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Fat Tire Bike Tours guide sightseers boldly through Paris history, architecture

Riders head toward Place de la Concorde, where the revolutionary guillotine once stood in Paris. (Fort Worth Star-Telegram/MCT)
Riders head toward Place de la Concorde, where the revolutionary guillotine once stood in Paris. (Fort Worth Star-Telegram/MCT)
PARIS ― When my editor emailed me about doing a story on Fat Tire Bike Tours in Paris, I immediately tried to think of an excuse not to do the story. Navigating through the streets of Paris on a bike? I couldn’t imagine a worse way to spend an afternoon.

First, a little background. I live in Paris. I have a bike. It is in the garage, covered in three years of dust. I rode my bike (then brand-new) exactly once, and was so terrified of getting smashed by one of Paris’ crazy, screaming, fist-waving drivers that I never rode it again. I prefer the city’s super-efficient-when-not-on-strike metro system for getting around town. Or my own cowgirl boots, thank you very much.

At least, that’s the way it was until I heard about Paris’ Fat Tire Bike Tours. The company was created 12 years ago by none other than David Mebane, a Texas A&M grad, and is staffed mainly by people like me ― people who speak with a drawl and tend to bring over suitcases filled with Velveeta and Ro-Tel tomatoes. So I said to myself, “Oh, just go. People bike around town all the time ― crazy people, but still.”

So on a spring day ― overcast, but according to the weather forecast, no rain expected until that evening ― I reluctantly walk to the Eiffel Tower and meet the group that for the next four hours I’d be cruising around town with. Our leader: Jeff Puckett, a 23-year-old Texas A&M grad with a degree in economics and finance who should have majored in drama. Puckett’s dark Levis slouch down over his two-tone gray suede Nikes, and, so we can always spot him in our small pack of 25, he wears a bright red Fat Tire Bike Tours T-shirt. He is here to teach us a little about Paris and to keep us from getting creamed by cars and motorcycles. But mostly, he is here to entertain.

“The Eiffel Tower,” he says, looking up at the city’s famous landmark while pacing back and forth. He is always in motion, making any patch of ground beneath him a stage. “Crazy stuff. Ten-thousand metric tons. The site of the first bungee jump in Europe. Anyone know who this was? A.J. Hackett, from New Zealand. He didn’t get permission to do this. He jumped and then he pulled himself back up and he did it again. Eight times! I’m glad he did. It’s a cool sport. What else?” he says, pausing, as if he’s just hit the “Eiffel Tower” search button in his head and is waiting for the results to pop up. “You know, the French hated the Eiffel Tower when it was first built ― I would, too. It was painted yellow. Can you believe that? Now it’s three shades of brown. You know how often the Eiffel Tower is painted? Every seven years, and it takes 15 months to paint it ― it’s done by hand, by mountain climbers. Who’s seen it sparkle?” A few people raise their hands. “You’ve got to see this. It’s every hour, at night, on the hour. It’s like a Christmas tree on steroids.”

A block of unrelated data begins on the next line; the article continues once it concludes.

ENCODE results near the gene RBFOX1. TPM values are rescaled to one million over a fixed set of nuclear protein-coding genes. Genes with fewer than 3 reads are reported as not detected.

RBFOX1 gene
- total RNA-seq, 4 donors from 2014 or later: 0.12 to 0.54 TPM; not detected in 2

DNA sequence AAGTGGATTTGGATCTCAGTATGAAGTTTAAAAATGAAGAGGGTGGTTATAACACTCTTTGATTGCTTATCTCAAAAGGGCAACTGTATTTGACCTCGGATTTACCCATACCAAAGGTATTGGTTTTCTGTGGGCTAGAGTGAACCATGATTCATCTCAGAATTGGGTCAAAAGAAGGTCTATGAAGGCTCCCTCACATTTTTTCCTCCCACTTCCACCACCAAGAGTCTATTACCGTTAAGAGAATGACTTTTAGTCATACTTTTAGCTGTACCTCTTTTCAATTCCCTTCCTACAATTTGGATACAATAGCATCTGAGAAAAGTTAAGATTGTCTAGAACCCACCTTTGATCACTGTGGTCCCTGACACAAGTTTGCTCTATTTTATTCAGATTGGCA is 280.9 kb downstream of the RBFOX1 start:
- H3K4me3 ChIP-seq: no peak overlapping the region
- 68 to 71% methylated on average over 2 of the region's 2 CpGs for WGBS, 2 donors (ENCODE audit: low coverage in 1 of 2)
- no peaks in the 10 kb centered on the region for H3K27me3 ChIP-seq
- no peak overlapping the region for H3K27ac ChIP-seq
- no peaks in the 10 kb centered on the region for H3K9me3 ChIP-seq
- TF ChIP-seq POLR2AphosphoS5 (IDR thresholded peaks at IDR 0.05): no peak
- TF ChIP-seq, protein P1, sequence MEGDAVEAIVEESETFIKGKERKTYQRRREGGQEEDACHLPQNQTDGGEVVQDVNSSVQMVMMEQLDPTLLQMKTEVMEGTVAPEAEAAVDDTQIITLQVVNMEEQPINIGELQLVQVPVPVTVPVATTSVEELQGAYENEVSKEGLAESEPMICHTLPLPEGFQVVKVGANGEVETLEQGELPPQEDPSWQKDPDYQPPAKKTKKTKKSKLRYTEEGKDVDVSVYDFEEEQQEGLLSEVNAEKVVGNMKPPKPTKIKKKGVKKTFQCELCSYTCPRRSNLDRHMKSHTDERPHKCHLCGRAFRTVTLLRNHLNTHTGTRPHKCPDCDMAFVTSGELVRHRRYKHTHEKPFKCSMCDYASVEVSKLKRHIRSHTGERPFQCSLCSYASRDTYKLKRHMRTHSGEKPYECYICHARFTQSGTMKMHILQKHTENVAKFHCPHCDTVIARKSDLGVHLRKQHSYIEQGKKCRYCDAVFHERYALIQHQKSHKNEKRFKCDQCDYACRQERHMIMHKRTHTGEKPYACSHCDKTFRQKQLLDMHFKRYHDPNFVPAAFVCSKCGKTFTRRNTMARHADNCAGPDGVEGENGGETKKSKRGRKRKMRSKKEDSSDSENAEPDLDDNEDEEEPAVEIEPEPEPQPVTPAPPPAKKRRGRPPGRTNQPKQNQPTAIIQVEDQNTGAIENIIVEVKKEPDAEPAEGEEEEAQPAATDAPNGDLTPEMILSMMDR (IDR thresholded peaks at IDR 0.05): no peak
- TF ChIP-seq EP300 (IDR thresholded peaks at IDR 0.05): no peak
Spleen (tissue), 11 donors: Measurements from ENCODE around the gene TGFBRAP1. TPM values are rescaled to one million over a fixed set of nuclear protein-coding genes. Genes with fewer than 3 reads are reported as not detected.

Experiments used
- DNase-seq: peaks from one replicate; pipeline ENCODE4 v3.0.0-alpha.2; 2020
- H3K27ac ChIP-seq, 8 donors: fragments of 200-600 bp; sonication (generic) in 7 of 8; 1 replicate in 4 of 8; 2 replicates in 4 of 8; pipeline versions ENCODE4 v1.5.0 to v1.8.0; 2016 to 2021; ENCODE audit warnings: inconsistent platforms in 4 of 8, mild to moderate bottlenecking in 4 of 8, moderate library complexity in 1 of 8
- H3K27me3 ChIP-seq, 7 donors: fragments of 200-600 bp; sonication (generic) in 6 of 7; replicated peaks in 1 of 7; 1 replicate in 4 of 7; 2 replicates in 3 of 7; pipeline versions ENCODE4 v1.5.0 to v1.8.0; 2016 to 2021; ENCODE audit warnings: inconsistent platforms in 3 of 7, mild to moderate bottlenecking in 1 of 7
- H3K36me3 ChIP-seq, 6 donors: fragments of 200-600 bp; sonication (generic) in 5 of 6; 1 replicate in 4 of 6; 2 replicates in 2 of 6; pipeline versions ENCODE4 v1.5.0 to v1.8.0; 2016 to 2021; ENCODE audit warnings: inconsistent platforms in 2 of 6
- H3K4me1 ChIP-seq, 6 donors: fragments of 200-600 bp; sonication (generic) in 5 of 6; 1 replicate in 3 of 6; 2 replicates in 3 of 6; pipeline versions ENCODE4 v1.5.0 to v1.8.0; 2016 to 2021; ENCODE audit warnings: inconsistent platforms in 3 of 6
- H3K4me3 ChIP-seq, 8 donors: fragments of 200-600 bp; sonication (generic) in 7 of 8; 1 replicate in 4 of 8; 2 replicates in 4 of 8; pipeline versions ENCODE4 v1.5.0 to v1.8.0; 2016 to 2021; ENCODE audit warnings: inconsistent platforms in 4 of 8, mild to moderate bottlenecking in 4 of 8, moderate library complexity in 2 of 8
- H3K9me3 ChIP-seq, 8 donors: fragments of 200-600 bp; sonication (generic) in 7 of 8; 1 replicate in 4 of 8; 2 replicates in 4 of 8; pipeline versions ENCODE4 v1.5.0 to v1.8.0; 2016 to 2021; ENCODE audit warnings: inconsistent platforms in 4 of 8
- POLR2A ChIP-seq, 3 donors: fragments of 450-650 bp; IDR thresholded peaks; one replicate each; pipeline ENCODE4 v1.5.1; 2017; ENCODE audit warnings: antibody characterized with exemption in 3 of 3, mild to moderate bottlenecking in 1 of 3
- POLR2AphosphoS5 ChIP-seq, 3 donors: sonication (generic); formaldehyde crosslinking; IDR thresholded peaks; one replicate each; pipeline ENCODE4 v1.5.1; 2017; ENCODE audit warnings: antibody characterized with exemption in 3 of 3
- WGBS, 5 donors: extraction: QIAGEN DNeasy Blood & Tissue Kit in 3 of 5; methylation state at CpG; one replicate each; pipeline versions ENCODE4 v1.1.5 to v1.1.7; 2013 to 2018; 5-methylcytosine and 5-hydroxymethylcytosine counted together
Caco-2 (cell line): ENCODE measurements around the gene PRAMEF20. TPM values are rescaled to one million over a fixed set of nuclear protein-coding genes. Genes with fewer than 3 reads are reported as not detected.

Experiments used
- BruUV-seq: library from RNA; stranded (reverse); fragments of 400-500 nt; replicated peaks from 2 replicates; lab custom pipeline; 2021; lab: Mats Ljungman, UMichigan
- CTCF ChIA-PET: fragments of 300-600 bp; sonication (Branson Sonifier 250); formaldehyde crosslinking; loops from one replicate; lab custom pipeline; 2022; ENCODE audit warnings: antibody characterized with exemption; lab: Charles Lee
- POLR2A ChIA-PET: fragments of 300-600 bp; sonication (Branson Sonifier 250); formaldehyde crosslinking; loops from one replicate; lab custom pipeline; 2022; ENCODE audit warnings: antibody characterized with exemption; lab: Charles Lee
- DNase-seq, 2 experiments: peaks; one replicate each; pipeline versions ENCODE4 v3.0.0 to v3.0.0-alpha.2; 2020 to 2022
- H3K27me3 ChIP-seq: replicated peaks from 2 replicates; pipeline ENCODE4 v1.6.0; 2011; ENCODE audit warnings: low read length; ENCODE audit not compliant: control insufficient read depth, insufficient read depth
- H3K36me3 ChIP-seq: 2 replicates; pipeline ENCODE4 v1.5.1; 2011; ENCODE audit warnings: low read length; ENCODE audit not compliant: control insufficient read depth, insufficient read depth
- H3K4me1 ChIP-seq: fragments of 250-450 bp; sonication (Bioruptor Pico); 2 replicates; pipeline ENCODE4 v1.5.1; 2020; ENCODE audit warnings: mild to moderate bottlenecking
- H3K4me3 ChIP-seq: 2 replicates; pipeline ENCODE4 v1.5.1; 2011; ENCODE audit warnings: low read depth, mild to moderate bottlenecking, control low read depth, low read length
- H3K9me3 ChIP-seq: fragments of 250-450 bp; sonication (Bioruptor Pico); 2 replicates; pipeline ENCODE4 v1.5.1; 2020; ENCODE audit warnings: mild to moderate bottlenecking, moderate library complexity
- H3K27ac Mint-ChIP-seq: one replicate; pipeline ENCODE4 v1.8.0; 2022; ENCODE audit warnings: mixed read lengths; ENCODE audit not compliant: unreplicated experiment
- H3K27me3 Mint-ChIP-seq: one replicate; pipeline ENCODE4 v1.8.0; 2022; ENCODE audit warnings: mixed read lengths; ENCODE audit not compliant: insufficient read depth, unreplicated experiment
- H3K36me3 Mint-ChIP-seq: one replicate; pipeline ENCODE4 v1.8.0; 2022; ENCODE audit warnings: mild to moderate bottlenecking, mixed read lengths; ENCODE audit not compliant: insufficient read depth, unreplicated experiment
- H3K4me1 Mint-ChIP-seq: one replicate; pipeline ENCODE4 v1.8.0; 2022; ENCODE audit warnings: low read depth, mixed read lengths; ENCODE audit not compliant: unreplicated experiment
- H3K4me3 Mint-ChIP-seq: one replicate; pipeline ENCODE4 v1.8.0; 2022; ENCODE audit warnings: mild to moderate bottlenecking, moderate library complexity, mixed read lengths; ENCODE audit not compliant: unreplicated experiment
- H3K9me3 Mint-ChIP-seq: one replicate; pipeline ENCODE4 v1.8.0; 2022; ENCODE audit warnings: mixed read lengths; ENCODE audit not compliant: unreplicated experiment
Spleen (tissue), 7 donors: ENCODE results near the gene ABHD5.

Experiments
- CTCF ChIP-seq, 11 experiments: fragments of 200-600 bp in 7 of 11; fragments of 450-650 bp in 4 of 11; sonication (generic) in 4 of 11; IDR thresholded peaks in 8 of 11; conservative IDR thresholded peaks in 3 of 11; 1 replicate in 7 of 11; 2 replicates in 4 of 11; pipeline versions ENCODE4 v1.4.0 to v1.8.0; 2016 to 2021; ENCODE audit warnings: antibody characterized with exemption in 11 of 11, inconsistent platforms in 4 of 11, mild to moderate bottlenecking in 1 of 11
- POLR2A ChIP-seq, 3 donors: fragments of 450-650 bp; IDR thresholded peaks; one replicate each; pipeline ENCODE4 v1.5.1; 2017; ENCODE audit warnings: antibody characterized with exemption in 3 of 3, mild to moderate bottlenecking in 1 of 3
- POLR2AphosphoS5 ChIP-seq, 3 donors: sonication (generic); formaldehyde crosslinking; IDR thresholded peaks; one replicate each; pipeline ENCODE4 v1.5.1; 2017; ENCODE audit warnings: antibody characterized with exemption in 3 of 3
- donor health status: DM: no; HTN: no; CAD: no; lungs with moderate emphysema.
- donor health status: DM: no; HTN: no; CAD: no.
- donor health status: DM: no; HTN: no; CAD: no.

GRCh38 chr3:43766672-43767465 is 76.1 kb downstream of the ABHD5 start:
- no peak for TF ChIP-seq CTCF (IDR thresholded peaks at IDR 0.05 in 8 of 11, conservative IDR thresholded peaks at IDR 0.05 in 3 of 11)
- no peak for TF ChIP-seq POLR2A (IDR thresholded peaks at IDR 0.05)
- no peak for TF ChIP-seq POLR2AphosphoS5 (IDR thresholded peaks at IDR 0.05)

And with that, we’re off to get our bikes at Fat Tire Bike headquarters, just around the corner.

It has started to rain. Just a little.

We pick out our bikes ― either blue or red ― and Puckett gives us a few rules of the road before we begin the tour: “The theme of the ride is DOMINATION,” he says. “We are taking over the streets of Paris. Stick together. Don’t leave a gap so cars can get through, and if they try to move in, just put up your hand like this (he raises his hand) and give them the ‘Power of the Palm.’ If that doesn’t work, shake your finger at them, and say, ‘Non, non, non!’ It works. Trust me. Dominate!”

My big red bike is named Road Runner. I hop on and immediately feel comfy on its fat, oversize seat. It’s like the La-Z-Boy of bikes. Dominate? Is he serious?